Friday, May 13, 2016

The penny has dropped: History's not simple to understand.

We have just spent a marvelous day in the Dingle Peninsula. This is the Ireland that we see in movies, the mythic Ireland that we’ve been shown as North Americans. The drive in offered rolling hills on the right and green pasture up to the ocean’s edge on the left: houses were positioned on the hill-side of the road, with the pasture for the sheep on the water-side. Mom says Grandpa would exclaim about the North American habit of building right on the waterfront “the waterfront should be for everyone”. We are certainly drinking in every vista.  

We don't stop an awful lot unless it's time to let the boys photo taken from moving car - check. 
The town of Dingle is exceptionally picturesque in the real sense of the word. On the road from Dublin, to Wexford and now to Dingle we’ve seen variation in towns that buzz and seem to thrive, and towns that look like they’ve got their heads down, just trying to make it through the next hump. We went to a pub in Tomhaggard (a very small village near Butlerstown where we stayed in County Wexford). One half of the pub ownership told us, as we walked in to see her and a friend hastily butting out, that they now sometimes sneak a smoke in the pub, since the inspectors don’t come by anymore: they used to come checking all the time, when business was booming. I asked when they were booming, she said “2003-2008…It really hit its lowest in 2010”. Right, the downturn, as we euphemistically call it. By the end of the night (nearing midnight on a Wednesday) there had been a total of 10 visitors since we’d arrived. The publican gave us a lift home at the end of the night. Wild!

The pub in Tomhaggard, a 20 minute walk down the back lane

From the same pub: Linziestown is another name for Lingstown - right next to snowshoes! There was a Northwest Territories licence plate on the door too. Was this place meant for my Mom or what?! 

In Butlerstown Castle (drawing room?) looking at the family tree with Tricia, Anna & Helen

In the Butlerstown Boxwell graveyard and church

Dorothea Janet Boxwell, died at 12 years. Mom did a grave rubbing of her stone. 

It's not at all uncommon for us to find two children on our laps whenever we find a cozy nook

Bagenal Harvey & Boxwell Cottages
We had a remarkable time staying in Butlerstown Castle cottages – named for our relations no less! Bagenal Harvey Cottage was a renovated cowshed, with a wonderful enclosed front yard and access to feeding donkeys! What a delight for us parents – keeping kids inside is hard, so so much easier to be able to let them roam free from time to time. Helen Boxwell, our host’s sprightly, and short of short-term memory, 90 year old mother, has written the better part of the Boxwell family history in Ireland and spent the day with us as we explored backroads in quest of Ballymacane and other Boxwell haunts.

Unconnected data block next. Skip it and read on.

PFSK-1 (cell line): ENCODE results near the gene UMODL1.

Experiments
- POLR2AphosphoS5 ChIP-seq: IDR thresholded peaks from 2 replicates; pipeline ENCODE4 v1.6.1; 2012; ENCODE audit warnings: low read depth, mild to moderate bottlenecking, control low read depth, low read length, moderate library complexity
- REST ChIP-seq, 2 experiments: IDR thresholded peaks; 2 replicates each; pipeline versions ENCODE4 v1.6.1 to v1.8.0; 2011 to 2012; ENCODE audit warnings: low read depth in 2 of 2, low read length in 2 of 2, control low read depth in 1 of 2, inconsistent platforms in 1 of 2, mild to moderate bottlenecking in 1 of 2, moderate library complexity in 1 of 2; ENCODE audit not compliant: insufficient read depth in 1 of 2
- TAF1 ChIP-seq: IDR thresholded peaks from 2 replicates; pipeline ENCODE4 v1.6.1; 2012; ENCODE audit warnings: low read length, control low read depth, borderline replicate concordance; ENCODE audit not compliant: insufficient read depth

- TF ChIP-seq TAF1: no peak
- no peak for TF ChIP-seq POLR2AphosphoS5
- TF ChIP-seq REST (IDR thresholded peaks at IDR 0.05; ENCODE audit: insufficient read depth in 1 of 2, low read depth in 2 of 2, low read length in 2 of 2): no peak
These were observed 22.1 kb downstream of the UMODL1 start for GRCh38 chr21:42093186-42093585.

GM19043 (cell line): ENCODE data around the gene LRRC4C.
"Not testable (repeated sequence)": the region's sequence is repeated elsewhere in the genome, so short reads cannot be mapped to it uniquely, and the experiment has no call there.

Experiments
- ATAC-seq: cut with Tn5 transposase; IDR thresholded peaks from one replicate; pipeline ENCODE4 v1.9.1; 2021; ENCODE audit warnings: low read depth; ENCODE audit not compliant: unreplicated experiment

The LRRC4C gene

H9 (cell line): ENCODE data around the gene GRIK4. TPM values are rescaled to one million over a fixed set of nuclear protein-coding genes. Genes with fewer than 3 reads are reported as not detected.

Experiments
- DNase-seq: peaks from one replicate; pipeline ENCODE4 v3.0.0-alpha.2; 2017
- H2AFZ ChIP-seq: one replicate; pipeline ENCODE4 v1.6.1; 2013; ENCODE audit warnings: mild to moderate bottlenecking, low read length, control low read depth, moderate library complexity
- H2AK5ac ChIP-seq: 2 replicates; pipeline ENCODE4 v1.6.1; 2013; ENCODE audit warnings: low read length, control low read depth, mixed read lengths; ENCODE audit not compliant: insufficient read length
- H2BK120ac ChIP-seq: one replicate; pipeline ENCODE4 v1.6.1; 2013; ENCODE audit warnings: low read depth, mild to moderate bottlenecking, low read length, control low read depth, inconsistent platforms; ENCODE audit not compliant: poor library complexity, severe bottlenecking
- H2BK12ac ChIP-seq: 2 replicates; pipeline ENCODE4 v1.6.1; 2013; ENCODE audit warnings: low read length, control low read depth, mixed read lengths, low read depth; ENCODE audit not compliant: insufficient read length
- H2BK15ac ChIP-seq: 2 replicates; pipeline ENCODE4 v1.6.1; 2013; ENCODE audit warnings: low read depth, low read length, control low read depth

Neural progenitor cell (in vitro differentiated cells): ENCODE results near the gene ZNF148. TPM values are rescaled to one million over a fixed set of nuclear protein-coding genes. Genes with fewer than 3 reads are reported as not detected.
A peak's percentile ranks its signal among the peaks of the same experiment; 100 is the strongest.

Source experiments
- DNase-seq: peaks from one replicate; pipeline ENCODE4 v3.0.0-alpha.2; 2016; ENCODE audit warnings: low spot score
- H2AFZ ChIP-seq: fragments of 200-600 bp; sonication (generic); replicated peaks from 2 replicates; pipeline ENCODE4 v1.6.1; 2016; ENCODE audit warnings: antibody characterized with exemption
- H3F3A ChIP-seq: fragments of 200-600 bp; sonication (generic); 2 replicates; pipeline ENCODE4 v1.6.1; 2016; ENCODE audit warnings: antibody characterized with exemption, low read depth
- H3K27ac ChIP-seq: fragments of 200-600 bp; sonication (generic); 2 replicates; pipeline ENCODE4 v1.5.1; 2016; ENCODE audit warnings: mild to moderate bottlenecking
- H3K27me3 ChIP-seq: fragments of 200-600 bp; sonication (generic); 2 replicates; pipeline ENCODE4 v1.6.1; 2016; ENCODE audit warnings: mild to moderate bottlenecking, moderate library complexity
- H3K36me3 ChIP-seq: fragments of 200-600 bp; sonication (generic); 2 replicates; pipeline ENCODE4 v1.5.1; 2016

The left side of the house is the original Ballymacane, where my Grandpa & Nana lived for a short while. It was financially untenable for them to maintain the land, and their loan requests were denied. They sold in 1963. Nana was pregnant with my Mom. The Devereux family welcomed us in with smiles, tea & biscuits. 
My particular exploration has also been an inquiry into the waves of colonizers of this wild green land – my family belonging to one of those waves. Helen told us, with a wry smile, that John Boxwell came to Ireland in the 1600’s after being ousted from England for being a Catholic (on the losing side of a change in reign). He left England as a Catholic, and arrived in Ireland a Protestant. It was a business decision, Helen surmises. He married, procreated – and the rest is history. It was at Lingstown castle that I came to the conclusion that roughly 400 years’ residence will do when asking the question “where is my family from?”. Our Irish roots (at least those that were traced through the male lineage) are Saxon (as opposed to Norman, Viking, Celtic, Pict…), part of a wave of latest-colonizers. What I realized, is that Ireland was very much a British colony. This will no doubt sound naïve, but I hadn’t fully comprehended the reason behind the religious divide that is so much more commonly talked about. Ireland was as much a British colony as India was, or Canada was in terms of treatment of indigenous people & their land.  Life was brutal. There’s a reason for the strain.

And with this realization, I’m ready to let this simmer. I’ve found a great tree growing out of my ancestor’s home. There’s something poetic about this.
Lingstown Castle

We’re finding our flow as a travelling family of 7, not always simple, but every day brings something beautiful. 
That's right! The Blarney Castle! Actually a great stop on the way to Dingle. They boys ran free, and it was WAY less touristy than I thought it would be. L-R: Janet, Tricia, Hans, Brian & Otis & yours truly with Russell!

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